July 27, 1663 – The English Parliament passed the second Navigation Act requiring that all goods bound for the American colonies had to be sent in English ships from English ports.
July 27, 1740 – French explorer Jeanne Baré was born in the village of La Comelle in the Burgundy region of France.
July 27, 1775 - Benjamin Rush began his service as the first Surgeon General of the Continental Army.
July 27, 1776 - Silas Deane, the secret Congressional emissary to France, wrote a letter to Congress, informing them that he had been successful beyond his expectations in France.
July 27, 1777 - The Marquis of Lafayette arrived in New England to help the rebellious American colonists fight the British.
July 27, 1778 – During the American Revolution, at the First Battle of Ushant, British and French fleets fought to a standoff.
July 27, 1784 - "Courier De L’Amerique" became the first French newspaper to be published in the United States. It was printed in Philadelphia, Pa.
July 27, 1789 – The United States Department of Foreign Affairs was created. The Department of Foreign Affairs was renamed the Department of State in September 1789.
July 27, 1804 - The 12th Amendment to the U.S. Constitution was ratified. With the amendment, electors were directed to vote for a President and for a Vice-President rather than for two choices for President.
July 27, 1806 - Attempting to stop a band of young Blackfoot Indians from stealing his horses, Meriwether Lewis shot an Indian in the stomach. The Indians retreated, and the men quickly gathered their horses. Lewis then learned that one of his men had also fatally stabbed another of the Blackfoot.
July 27, 1813 – The Battle of Burnt Corn Creek occurred 13 miles south of Belleville, Ala. (in present day Escambia County, Ala.) when a group of about 80 Red Stick Creek Indians under the command of Peter McQueen and High Head Jim were ambushed by American forces under the command of Col. James Caller and Capt. Dixon Bailey. McQueen and his men were returning from Pensacola, where they had secured supplies and arms from the Spanish and British. The Battle of Burnt Corn Creek is considered the first engagement of the Creek Indian War of 1813-1814 and is generally considered to have been a Red Stick victory.
July 27, 1825 – During his tour of the United States, the Marquis de Lafayette departed from West Chester, Pa. for Lancaster, Pa.
July 27, 1837 – Joseph R. Bass was born at Marion Court House, S.C. He would eventually move to Evergreen, Ala. and served in the Confederate Army. After the war, he would move to Texas, and he is buried in Caddo Mills, Texas.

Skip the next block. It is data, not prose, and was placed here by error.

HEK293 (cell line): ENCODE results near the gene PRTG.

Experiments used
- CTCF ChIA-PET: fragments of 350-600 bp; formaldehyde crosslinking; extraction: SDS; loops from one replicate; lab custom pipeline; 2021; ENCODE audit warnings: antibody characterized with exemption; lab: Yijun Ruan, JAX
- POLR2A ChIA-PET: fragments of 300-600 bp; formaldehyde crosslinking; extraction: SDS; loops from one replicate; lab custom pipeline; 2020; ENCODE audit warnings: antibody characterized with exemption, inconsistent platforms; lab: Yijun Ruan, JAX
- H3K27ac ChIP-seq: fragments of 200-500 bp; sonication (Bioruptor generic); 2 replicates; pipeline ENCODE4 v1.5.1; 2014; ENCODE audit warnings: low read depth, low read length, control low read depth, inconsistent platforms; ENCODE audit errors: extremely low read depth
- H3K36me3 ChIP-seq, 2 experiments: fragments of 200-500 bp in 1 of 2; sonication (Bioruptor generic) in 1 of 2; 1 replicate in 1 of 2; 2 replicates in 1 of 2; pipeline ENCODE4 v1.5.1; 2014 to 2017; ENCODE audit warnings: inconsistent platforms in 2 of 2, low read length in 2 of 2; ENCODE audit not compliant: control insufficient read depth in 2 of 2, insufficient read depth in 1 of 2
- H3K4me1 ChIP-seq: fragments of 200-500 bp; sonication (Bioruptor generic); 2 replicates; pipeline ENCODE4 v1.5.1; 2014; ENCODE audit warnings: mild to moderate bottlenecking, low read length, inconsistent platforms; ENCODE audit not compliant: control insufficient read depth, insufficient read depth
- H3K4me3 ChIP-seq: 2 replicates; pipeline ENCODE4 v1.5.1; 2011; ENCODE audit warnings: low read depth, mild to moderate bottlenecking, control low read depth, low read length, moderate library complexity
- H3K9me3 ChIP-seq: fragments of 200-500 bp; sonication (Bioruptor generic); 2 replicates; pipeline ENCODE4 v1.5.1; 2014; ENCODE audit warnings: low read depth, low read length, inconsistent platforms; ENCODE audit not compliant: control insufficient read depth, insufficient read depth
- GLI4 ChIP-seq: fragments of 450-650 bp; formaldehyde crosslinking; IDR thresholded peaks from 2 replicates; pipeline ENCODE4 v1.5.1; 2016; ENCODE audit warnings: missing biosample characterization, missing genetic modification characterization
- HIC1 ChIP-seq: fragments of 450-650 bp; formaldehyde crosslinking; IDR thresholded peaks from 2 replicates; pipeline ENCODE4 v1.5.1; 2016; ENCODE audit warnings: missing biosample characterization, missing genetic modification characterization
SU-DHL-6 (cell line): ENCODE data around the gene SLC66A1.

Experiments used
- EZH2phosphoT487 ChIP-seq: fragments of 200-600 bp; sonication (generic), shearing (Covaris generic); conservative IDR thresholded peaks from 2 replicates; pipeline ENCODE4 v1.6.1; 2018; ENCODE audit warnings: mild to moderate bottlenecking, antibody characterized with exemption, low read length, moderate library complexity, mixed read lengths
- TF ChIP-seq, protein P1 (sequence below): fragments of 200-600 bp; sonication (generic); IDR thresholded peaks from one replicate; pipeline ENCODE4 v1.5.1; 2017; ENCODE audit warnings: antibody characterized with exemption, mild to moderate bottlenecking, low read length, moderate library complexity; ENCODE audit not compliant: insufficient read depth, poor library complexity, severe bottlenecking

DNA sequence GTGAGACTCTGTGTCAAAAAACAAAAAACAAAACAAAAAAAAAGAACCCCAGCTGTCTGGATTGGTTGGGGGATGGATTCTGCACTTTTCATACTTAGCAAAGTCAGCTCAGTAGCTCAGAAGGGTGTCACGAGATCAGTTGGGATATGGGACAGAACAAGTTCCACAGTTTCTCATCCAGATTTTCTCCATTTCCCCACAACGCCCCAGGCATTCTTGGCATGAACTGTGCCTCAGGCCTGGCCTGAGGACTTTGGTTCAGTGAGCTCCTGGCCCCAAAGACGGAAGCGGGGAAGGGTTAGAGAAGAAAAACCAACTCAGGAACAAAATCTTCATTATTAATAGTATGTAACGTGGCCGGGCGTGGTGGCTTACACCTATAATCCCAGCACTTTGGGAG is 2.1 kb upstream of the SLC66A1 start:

July 27, 1861 – During the Civil War, George McClellan took command of the Army of the Potomac after the disaster at Bull Run five days prior. McClellan built the army into a powerhouse in the winter of 1861-62, although he proved to be a weak field commander.
July 27, 1862 – During the Civil War, a four-day Federal operation between Woodville and Guntersville, Ala. began.
July 27, 1862 – During the Civil War, skirmishes were fought at Bayou Bernard, near Fort Gibson, in the Indian Territory; at Covington and Madisonville, La.; at Toone’s Station, or Lower Post Ferry, in Tennessee; at Flat Top Mountain, W.Va.; and at Brown’s Spring, Mo.
July 27, 1862 – During the Civil War, a three-day Federal operation from Rienzi to Ripley, Miss. began, and an eight-day Federal operation in Carroll, Ray, and Livingston Counties, Missouri began.
July 27, 1863 – During the Civil War, Confederates attacked the steamer, “Paint Rock,” near Bridgeport, Ala.
July 27, 1863 - Confederate and ardent secessionist William Lowndes Yancey died suddenly of kidney disease at the age of 48 at his home near Montgomery, Ala. The main author of Alabama's ordinance of secession, which removed Alabama from the Union, Yancey was one of the leading "fire-eaters" who influenced southern states to secede. He is buried in Oakwood Cemetery in Montgomery, Ala.
July 27, 1863 – During the Civil War, a Federal operation was conducted between Baxter Springs and Grand River, Kansas.
July 27, 1863 – During the Civil War, skirmishes were fought near Rogersville, Ky.; at the mouth of Bayou Teche, La.; and at Cassville Mo.
July 27, 1864 – On this day during the Civil War, the Federal Navy carried out reconnaissance of lower Mobile Bay.
July 27, 1864 – During the Civil War, skirmishes were fought at Massard Prairie, near Fort Smith, Ark.; at Whiteside, along Back Creek, Fla.; at Macon, Ga., and at Snapfinger Creek, Ga.; on the Blackwater River and on Big Creek in Missouri; on the north bank of the James River, at Deep Bottom (or Darbytown,) Strawberry Pains, near Lee’s Mill and New Market Road in Virginia; and at Black Creek, W.Va.
July 27, 1864 – During the Civil War, the shelling of Fort Sumter continued in South Carolina.
July 27, 1864 – During the Civil War, a three-day Federal expedition against the Atlanta, West Point, Macon and the Western Railroad began in Georgia.
July 27, 1864 – During the Civil War, a nine-day Federal operation began at Norfolk, Va. and went into North Carolina. The following communities are involved: Gatesville, Winton, Wintonville and Elizabeth City.
July 27, 1870 – Hilaire Belloc was born in Paris, France. In his lifetime, he was known for his journalism and serious essays, but today he's best known for his books of humorous verse.
July 27, 1880 – National Baseball Hall of Fame shortstop Joe Tinker was born in Muscotah, Kansas. He went on to play for the Chicago Orphans/Cubs, the Cincinnati Reds and the Chicago Chi-Feds/Whales. He was inducted into the Hall of Fame in 1946.